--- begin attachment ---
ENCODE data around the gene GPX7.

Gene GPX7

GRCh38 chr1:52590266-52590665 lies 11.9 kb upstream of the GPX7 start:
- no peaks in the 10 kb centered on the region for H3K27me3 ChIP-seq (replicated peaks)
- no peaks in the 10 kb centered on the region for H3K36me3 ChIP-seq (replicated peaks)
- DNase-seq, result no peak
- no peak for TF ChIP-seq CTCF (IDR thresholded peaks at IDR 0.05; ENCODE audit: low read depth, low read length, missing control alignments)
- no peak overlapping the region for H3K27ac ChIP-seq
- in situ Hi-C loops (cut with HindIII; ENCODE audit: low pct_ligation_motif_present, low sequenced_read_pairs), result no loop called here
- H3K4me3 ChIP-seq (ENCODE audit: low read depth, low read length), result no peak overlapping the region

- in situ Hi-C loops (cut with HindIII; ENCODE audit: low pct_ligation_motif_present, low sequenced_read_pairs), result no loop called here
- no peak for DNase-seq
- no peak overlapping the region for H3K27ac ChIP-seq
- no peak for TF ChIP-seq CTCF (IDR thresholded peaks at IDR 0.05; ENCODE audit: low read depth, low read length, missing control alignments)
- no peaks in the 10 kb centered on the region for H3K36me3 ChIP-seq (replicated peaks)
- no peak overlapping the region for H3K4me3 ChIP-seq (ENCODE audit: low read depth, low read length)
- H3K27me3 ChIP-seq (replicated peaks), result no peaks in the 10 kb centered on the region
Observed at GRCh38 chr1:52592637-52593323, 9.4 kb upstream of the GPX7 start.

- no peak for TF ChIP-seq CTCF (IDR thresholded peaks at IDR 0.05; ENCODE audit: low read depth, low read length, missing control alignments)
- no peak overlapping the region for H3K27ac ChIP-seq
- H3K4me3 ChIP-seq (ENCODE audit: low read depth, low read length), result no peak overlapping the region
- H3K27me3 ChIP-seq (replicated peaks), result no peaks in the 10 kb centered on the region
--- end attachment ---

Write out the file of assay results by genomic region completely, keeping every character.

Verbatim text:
ENCODE data around the gene GPX7.

Gene GPX7

GRCh38 chr1:52590266-52590665 lies 11.9 kb upstream of the GPX7 start:
- no peaks in the 10 kb centered on the region for H3K27me3 ChIP-seq (replicated peaks)
- no peaks in the 10 kb centered on the region for H3K36me3 ChIP-seq (replicated peaks)
- DNase-seq, result no peak
- no peak for TF ChIP-seq CTCF (IDR thresholded peaks at IDR 0.05; ENCODE audit: low read depth, low read length, missing control alignments)
- no peak overlapping the region for H3K27ac ChIP-seq
- in situ Hi-C loops (cut with HindIII; ENCODE audit: low pct_ligation_motif_present, low sequenced_read_pairs), result no loop called here
- H3K4me3 ChIP-seq (ENCODE audit: low read depth, low read length), result no peak overlapping the region

- in situ Hi-C loops (cut with HindIII; ENCODE audit: low pct_ligation_motif_present, low sequenced_read_pairs), result no loop called here
- no peak for DNase-seq
- no peak overlapping the region for H3K27ac ChIP-seq
- no peak for TF ChIP-seq CTCF (IDR thresholded peaks at IDR 0.05; ENCODE audit: low read depth, low read length, missing control alignments)
- no peaks in the 10 kb centered on the region for H3K36me3 ChIP-seq (replicated peaks)
- no peak overlapping the region for H3K4me3 ChIP-seq (ENCODE audit: low read depth, low read length)
- H3K27me3 ChIP-seq (replicated peaks), result no peaks in the 10 kb centered on the region
Observed at GRCh38 chr1:52592637-52593323, 9.4 kb upstream of the GPX7 start.

- no peak for TF ChIP-seq CTCF (IDR thresholded peaks at IDR 0.05; ENCODE audit: low read depth, low read length, missing control alignments)
- no peak overlapping the region for H3K27ac ChIP-seq
- H3K4me3 ChIP-seq (ENCODE audit: low read depth, low read length), result no peak overlapping the region
- H3K27me3 ChIP-seq (replicated peaks), result no peaks in the 10 kb centered on the region